Wednesday 29 July 1663

Up about 6 o’clock, and found the people to have just done, and Hannah not gone to bed yet, but was making clean of the yard and kitchen. Will newly gone to bed. So I to my office.

And having given some order to Tom Hater, to whom I gave leave for his recreation to go down to Portsmouth this Pay, I went down to Wapping to Sir W. Warren, and there staid an hour or two discoursing of some of his goods and then things in general relating to this office, &c., and so home, and there going to Sir William Batten (having no stomach to dine at home, it being yet hardly clean of last night’s [mess]) and there I dined with my Lady and her daughter and son Castle, and mighty kind she is and I kind to her, but, Lord! how freely and plainly she rails against Commissioner Pett, calling him rogue, and wondering that the King keeps such a fellow in the Navy.

Thence by and by walked to see Sir W. Pen at Deptford, reading by the way a most ridiculous play, a new one, called “The Politician Cheated.” After a little sitting with him I walked to the yard a little and so home again, my Will with me, whom I bade to stay in the yard for me, and so to bed.

This morning my brother Tom was with me, and we had some discourse again concerning his country mistress, but I believe the most that is fit for us to condescend to, will not content her friends.

15 Annotations

First Reading

TerryF  •  Link

"last night’s turds" ~ transscribe L&M.

Telling it as it is/was.

TerryF  •  Link

*The Politician Cheated" -

a nice ambiguity as to who cheated whom -
Too bad the play itself was not as witty as its title. It was apparently never performed (though it might have been rehearsed and judged a flop in the making).

Of course the first post should say 'transcribed'.

Patricia  •  Link

No wonder Pepys' neighbours were complaining about his house of office--it took all night to empty it! That must have been a very large vault, and very full.

Aqua  •  Link

When Turners waste matter dothe over flow, Sam gets the message, time to unload. NB. it be 30 months in the corruption stage, ready for the making into Fireworks. Remember, Turning nite soil into gunpowder be Mr Evelyns Family Income and wealth.
"...This night Mr. Turner’s house being to be emptied out of my cellar, and therefore I think to sit up a little longer than ordinary..."…

" which I found that Mr. Turner’s house of office is full and comes into my cellar, which do trouble me, but I shall have it helped..."…

Miss Ann fr Home  •  Link

Looks like poor Tom's love life is on the skids again - when will he find a bird that pleases his brother! If it's not one thing it's another - this country wench sounds just fine for our Tom (with the speech impediment) - he'll end up an old batchelor thanks to Sam.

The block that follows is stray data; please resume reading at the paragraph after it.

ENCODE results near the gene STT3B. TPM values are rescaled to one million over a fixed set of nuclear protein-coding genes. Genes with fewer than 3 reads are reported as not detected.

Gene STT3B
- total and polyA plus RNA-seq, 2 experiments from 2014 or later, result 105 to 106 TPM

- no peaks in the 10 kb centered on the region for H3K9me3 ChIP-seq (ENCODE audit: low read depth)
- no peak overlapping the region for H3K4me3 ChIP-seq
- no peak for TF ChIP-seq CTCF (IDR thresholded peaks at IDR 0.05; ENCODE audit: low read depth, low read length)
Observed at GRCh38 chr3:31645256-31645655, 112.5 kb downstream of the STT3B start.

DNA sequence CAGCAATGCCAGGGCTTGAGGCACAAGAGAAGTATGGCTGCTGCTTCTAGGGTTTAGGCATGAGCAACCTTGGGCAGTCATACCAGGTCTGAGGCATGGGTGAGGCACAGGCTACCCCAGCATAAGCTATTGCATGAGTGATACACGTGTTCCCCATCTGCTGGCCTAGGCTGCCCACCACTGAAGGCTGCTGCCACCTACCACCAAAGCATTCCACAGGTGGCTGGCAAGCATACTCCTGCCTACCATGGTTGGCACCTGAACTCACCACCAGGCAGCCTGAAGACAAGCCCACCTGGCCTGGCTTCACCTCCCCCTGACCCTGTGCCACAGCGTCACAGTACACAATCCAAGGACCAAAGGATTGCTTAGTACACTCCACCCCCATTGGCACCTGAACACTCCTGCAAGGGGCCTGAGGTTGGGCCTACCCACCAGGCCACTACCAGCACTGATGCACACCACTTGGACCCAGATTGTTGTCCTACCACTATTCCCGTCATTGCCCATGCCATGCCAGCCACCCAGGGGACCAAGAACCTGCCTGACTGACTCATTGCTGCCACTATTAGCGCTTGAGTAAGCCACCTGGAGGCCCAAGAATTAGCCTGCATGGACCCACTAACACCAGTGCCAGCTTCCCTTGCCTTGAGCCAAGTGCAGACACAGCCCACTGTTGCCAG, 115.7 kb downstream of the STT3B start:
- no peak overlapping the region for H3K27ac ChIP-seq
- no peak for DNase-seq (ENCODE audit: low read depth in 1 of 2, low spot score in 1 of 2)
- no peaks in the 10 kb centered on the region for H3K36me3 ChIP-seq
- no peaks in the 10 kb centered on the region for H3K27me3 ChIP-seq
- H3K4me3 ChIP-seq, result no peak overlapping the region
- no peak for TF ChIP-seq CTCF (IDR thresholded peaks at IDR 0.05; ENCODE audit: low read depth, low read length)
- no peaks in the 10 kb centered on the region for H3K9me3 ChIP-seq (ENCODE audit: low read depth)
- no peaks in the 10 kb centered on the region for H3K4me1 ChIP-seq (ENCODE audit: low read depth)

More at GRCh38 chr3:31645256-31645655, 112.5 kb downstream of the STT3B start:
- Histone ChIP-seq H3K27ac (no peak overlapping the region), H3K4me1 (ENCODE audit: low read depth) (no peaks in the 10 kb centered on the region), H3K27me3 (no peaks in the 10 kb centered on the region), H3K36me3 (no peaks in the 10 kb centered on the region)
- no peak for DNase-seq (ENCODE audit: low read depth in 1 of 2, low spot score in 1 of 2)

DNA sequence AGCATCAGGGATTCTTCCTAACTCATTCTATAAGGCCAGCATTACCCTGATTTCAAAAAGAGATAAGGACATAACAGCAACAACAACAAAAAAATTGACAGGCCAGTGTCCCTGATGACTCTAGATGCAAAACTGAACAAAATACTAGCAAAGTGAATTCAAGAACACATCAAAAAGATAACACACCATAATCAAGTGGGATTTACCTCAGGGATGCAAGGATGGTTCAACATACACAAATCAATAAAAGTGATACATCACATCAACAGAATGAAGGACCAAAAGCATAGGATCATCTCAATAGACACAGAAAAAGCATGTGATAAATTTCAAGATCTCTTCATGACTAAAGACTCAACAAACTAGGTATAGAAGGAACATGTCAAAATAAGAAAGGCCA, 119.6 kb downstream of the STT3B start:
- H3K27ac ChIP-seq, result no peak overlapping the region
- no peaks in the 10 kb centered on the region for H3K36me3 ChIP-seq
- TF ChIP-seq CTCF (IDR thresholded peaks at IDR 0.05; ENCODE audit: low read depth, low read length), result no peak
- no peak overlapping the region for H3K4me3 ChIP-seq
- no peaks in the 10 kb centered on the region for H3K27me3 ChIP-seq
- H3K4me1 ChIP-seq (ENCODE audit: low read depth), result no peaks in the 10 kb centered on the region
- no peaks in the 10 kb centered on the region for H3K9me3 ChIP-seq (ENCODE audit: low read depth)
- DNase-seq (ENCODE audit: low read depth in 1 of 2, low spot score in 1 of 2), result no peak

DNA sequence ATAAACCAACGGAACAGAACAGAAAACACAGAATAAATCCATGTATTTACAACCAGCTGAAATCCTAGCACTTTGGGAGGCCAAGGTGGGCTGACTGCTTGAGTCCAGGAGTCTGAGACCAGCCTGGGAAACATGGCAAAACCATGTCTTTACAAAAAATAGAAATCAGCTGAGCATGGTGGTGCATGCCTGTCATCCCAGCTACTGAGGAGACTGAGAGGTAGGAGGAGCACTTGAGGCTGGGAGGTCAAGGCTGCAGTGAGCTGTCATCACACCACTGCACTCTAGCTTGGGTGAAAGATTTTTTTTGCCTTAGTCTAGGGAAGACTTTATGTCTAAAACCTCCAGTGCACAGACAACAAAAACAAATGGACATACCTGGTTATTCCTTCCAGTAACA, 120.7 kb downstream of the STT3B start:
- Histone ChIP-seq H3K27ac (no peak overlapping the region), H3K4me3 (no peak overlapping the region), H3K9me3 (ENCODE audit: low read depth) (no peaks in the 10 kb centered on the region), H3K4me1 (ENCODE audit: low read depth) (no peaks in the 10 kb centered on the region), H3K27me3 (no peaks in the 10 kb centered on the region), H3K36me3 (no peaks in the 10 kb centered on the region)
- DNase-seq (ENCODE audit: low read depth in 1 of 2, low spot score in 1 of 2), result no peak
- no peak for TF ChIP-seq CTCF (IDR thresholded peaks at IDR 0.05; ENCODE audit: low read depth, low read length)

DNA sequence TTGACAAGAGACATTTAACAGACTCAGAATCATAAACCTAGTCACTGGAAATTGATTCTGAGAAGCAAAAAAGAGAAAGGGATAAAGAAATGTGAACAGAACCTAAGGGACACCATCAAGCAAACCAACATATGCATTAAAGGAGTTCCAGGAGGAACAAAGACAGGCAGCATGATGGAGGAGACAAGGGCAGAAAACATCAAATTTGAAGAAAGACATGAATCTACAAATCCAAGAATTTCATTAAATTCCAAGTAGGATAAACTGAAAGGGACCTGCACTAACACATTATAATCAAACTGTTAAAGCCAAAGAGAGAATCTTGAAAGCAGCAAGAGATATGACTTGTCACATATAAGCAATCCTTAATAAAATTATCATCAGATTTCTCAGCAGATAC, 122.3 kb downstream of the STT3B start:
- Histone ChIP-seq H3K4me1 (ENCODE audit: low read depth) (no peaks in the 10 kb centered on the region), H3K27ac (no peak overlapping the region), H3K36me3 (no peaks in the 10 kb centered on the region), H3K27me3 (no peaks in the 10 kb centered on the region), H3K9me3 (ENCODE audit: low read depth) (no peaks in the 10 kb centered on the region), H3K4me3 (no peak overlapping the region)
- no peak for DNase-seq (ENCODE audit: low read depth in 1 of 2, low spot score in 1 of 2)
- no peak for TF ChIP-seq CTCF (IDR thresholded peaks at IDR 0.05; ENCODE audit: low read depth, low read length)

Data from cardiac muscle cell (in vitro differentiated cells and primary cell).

Robert Gertz  •  Link

I think Sam's view on Tom's love affair is that of a modern brother warning another not to take on a mortgage he can't really fit into his budget. Sure, he might the initial approval- talk the lady into marriage with a settlement up front with help from Sam- but the long term costs would kill him in the end. To some degree it may be tough love...He can see Tom and his lady drowning in bitter recriminations within a year. He can see the lady is a nice, conventional match and that it will fail, given Tom's limited means.

Of course he may simply be acting to protect his own purse from assault but I can't help thinking that if he felt it was anything like him and Bess-a real love and willingness to risk the future together- he'd reluctantly go along.

Robert Gertz  •  Link

"July 29. 1663...

Dearest Wife,

If you think you've been living in Hell in Brampton..."

language hat  •  Link

"a nice ambiguity as to who cheated whom"

Not really -- in the 17th century it would clearly have meant "the politician [who was] cheated."

Second Reading

Terry Foreman  •  Link

"Tom Hater, to whom I gave go down to Portsmouth this Pay"

The dockyards were paid quarterly. (L&M footnote)

Bill  •  Link

“I believe the most that is fit for us to condescend to, will not content her friends”

To CONDESCEND, to comply, submit, or yield to.
---An universal etymological English dictionary. N. Bailey, 1724.

San Diego Sarah  •  Link

"Tom Hater, to whom I gave leave ... to go down to Portsmouth this Pay." The dockyards were paid quarterly. (L&M footnote)…
As Quarter Days fall near the solstices or equinoxes, the days are associated with the beginning of a new season.
There are traditionally four “quarter days” in a year [Lady Day on 25 March, Midsummer on 24 June, Michaelmas on 29 September, and Christmas on 25 December].
They are spaced three months apart, on religious festivals. They were the four dates on which servants were hired, rents due, or leases begun.

Apparently the Navy didn't follow this tradition, or the Pay would have been done last month. Does L&M give us any enlightenment on that?

Terry Foreman  •  Link

"Apparently the Navy didn't follow this tradition, or the Pay would have been done last month. Does L&M give us any enlightenment on that?"


Chris Squire UK  •  Link

Re: ‘ . . the most that is fit for us to condescend to . . ’

‘condescend, v. < French
. . 5. To give one's consent, to accede or agree to (a proposal, request, measure, etc.); to acquiesce.
, , b. intr. Const. to a thing. Obs.
. . 1649 Milton Εικονοκλαστης iv. 28 The King..having both call'd this Parlament unwillingly, and as unwillingly..condescended to thir several acts.
1737 W. Whiston tr. Josephus Jewish Antiq. i. xxi. §4, in tr. Josephus Genuine Wks. To which desire he condescended . . ‘


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